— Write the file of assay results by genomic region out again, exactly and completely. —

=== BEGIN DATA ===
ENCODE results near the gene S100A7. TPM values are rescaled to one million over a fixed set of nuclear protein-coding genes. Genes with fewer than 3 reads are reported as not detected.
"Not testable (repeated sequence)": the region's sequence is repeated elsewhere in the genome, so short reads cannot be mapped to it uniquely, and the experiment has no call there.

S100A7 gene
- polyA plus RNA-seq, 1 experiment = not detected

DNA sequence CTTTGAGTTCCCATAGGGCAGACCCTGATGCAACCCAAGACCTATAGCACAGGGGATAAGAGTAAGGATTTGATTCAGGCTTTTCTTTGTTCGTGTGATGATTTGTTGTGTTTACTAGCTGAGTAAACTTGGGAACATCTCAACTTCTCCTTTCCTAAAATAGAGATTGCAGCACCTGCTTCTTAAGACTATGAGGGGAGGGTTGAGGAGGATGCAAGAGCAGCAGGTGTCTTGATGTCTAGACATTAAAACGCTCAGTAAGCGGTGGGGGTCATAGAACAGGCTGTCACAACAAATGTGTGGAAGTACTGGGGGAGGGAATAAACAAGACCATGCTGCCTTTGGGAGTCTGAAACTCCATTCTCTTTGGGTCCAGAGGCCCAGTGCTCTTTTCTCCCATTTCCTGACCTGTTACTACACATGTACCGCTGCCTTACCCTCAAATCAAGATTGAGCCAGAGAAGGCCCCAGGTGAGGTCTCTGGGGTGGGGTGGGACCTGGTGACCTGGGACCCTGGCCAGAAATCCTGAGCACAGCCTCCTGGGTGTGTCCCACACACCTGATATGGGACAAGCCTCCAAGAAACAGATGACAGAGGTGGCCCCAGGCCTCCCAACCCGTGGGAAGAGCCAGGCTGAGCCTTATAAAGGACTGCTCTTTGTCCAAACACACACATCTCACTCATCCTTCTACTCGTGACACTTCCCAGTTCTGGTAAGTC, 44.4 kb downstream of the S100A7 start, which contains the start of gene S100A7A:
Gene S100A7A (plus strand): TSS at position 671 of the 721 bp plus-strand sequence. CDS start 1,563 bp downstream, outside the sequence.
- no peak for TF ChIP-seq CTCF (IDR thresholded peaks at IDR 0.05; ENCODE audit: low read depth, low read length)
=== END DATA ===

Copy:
ENCODE results near the gene S100A7. TPM values are rescaled to one million over a fixed set of nuclear protein-coding genes. Genes with fewer than 3 reads are reported as not detected.
"Not testable (repeated sequence)": the region's sequence is repeated elsewhere in the genome, so short reads cannot be mapped to it uniquely, and the experiment has no call there.

S100A7 gene
- polyA plus RNA-seq, 1 experiment = not detected

DNA sequence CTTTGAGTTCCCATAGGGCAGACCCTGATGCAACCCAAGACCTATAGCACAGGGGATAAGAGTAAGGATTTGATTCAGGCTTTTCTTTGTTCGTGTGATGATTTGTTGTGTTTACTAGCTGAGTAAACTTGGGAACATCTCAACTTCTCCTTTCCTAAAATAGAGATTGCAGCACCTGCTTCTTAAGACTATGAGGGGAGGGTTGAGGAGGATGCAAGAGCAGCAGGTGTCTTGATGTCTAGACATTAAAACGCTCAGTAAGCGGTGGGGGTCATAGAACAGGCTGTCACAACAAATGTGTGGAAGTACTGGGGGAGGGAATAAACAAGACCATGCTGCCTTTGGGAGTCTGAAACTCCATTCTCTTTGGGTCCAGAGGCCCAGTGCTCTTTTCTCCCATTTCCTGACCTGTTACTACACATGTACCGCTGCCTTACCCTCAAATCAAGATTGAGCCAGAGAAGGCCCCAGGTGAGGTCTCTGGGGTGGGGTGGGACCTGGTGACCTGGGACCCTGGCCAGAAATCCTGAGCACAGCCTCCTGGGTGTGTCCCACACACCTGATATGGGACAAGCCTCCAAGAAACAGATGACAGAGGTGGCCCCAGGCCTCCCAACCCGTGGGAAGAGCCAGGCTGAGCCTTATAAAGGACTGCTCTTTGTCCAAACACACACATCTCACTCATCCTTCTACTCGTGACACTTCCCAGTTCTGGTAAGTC, 44.4 kb downstream of the S100A7 start, which contains the start of gene S100A7A:
Gene S100A7A (plus strand): TSS at position 671 of the 721 bp plus-strand sequence. CDS start 1,563 bp downstream, outside the sequence.
- no peak for TF ChIP-seq CTCF (IDR thresholded peaks at IDR 0.05; ENCODE audit: low read depth, low read length)